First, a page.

Meet my cool cousins.
One thing we all have in common is a set of glands that make smelly stuff called musk. Now, you know what Odora Skunk (another cousin, by the way) does with her musk. PEE-U! Well, minks can also make a pretty good stink when danger threatens. And all my cousins rub musk on trees and other places to say, "I've been here, and this is my space!"
I'll start by telling you about my cousins the minks. They're a lot smaller and, uh, slimmer than I am. Most of my cousins are like that--long and slender. It's a great shape for poking around in narrow burrows and tunneling in snow to catch prey. (But it's not so great for digging dirt fast. For that, you've got to be broad and stocky--like me!)
Another cool thing about minks is that they have super-thick, oily fur. The thickness helps keep them warm and dry. And the oil helps them shed water. Even in the middle of winter, minks are always in and out of the water--if it isn't frozen solid. Brrr!
Minks live along streams and lakes or in swamps and marshes. Some even hang out on rocky coasts. They're great swimmers. Webs of skin between their toes help them paddle. They're also good at diving for lunch under water. You name it, they nab it--fish, frogs, salamanders, crayfish, shellfish, and water insects.
Minks also find lunch on land. They snoop in ducks' nests, and they scare up mice, voles, rabbits, ground squirrels, or snakes. Then it's the old pounce, crunch, gulp--if they're lucky.
Sound easy? Well, I think my cousins and I deserve gold medals. Being a predator is hard work. After many hours of hunting, we may finally find a catchable critter. And then it may escape anyway.
But I gotta tell you, minks can be pretty clever. Sometimes they hunt and kill muskrats. Then they take over the muskrats' waterside burrows to use for their own dens. Way to go, cousins! With a blanket of snow on top, these dens make super-snug winter hideouts. Often minks stay inside--away from the cold winter air--for days.
Now, who's next?
Check out this fine pine marten (top photo). It's high in a spruce tree, eyeing a tasty squirrel! For these mink-sized cousins, climbing trees is a breeze. Martens have sharp claws and can turn their hind feet halfway around to hang from a tree trunk--just as a squirrel can.
Even though martens can climb about in trees, they spend most of their time on the ground. They zigzag through northern evergreen forests, on the look-out, listen-out, and sniff-out for a meal. Like most of my cousins, martens aren't picky eaters. They'll go for voles, mice, tree squirrels, ground squirrels, hares, beetles, and even berries.
And when snow is on the ground, martens go right under it. They tunnel around, looking for food or a good spot to rest. On sunny days, these climbing cousins often lie on tree limbs, soaking up winter rays. I sure can relate to that!
Is that another marten nibbling on those red fruits? (See bottom photo.) Nope, too big. And it doesn't have that pointy-eared, fox- like face. It's a different cousin, a fisher. Fishers live in northern forests too.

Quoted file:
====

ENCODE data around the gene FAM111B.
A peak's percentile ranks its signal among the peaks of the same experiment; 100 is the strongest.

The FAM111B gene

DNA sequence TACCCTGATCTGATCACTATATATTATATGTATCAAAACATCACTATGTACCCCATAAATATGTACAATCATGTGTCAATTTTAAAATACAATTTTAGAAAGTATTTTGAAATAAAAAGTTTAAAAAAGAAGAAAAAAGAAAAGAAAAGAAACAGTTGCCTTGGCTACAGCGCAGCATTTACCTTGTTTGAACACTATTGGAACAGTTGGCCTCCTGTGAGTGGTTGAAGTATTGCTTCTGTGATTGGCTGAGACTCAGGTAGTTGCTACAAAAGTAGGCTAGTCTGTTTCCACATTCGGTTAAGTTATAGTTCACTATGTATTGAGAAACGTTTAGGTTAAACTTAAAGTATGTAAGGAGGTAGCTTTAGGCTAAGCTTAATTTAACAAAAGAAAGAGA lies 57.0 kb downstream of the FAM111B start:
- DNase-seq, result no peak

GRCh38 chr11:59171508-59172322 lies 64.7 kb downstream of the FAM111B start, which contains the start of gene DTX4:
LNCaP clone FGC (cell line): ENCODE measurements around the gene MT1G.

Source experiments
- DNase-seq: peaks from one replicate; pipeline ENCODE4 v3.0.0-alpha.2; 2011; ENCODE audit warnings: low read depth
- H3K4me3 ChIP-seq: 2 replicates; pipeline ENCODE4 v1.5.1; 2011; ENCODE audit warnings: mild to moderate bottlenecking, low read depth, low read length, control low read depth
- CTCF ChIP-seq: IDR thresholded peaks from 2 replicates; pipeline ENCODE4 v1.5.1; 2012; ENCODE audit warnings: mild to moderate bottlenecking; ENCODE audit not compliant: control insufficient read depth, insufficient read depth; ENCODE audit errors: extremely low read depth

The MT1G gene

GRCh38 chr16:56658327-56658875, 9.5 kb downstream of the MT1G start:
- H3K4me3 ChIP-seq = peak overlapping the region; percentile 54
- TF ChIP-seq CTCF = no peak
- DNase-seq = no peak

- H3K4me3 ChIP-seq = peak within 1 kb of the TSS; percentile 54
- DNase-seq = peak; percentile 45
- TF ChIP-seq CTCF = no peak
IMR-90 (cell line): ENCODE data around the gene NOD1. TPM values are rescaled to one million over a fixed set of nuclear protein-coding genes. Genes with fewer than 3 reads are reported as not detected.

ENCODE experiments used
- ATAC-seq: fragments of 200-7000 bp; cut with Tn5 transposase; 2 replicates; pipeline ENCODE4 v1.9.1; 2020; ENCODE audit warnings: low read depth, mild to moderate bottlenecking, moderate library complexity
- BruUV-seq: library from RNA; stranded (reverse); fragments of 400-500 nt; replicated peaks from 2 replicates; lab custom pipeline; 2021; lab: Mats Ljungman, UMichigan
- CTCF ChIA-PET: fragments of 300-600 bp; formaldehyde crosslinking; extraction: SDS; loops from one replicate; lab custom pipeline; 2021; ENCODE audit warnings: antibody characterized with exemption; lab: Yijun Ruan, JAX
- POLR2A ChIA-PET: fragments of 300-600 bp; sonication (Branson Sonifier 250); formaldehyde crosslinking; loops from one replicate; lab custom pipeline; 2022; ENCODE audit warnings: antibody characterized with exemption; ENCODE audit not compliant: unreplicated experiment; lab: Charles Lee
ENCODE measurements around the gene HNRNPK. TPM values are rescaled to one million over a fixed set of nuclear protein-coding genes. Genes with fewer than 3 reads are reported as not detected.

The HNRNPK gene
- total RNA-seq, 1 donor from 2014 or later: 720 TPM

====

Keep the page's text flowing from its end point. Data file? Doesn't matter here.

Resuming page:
See the fisher's big feet? They help my cousin move on top of snow. But when the snow is soft and deep, getting around and finding prey can be tough.
When hunting is good, fishers chow on snowshoe hares, birds and eggs, squirrels, voles, garter snakes, and even carrion (meat of dead animals). But get this--they don't eat fish! How people came up with the name "fisher," I don't know.
Tricking Prickly Porkies
Fishers can be tricky hunters. They're one of the few predators that can nab porcupines. How do they do it?
When they find a porky, they try to dart in and bite its face. Then they dart away so they won't get swatted by the porky's tail. If the porky doesn't escape, they just keep on doing this--biting its face and darting away--until they kill their prickly prey. Then they flip the dead porky over and go for its belly, where there are no quills.
Now I'll tell you about wolverines. They're rarer than the other cousins I've talked about. Wolverines live in some of the roughest, wildest country around. Not only do they like forests, but they also hang out on high mountains and near glaciers.
Wolverines are one of my largest cousins. They grow to be about three feet (1 m) long, and they look like small bears. Their broad feet act like snowshoes to help them cruise along on top of deep snow. And I'm not the only cousin with big claws. Take a look at those digging and climbing tools on the wolverine!
I hate to admit it, but wolverines may be stronger than we badgers are. They can flip over rocks, tear open logs, and run nonstop for 40 miles (64 km). Sometimes they even kill large prey like moose, caribou, and mountain goats.
Don't get the wrong idea, though. Wolverines may be tough, but usually the big animals they eat were killed by other predators. For example, the hungry wolverine in the photo shown here is gnawing on a deer leg it found.
Wolverines' super-keen noses lead them to the carrion. Then their strong jaws and big teeth go to work. They can even crush bones and hoofs and chomp down thick hides--the way hyenas in Africa do.
Wolverines also like to gobble down birds and eggs, dig up ground squirrels, and munch on berries or even wasp nests. Ouch!
Hiding and Swiping
Sometimes a wolverine kills more food than it can eat right away. Then it buries the extra food--or hides it up in a tree--to eat later. This hidden food is called a cache (CASH).
A wolverine doesn't hide just its own food. It also swipes and hides other animals' kills and caches, including those of coyotes and mountain lions. You may not believe this--one wolverine I know had a cache of 20 foxes and 100 birds!
That's all for now, folks. But I'm already getting excited about next year's family reunion. It should be even bigger--with weasels and ferrets and polecats and many more cousins to brag about!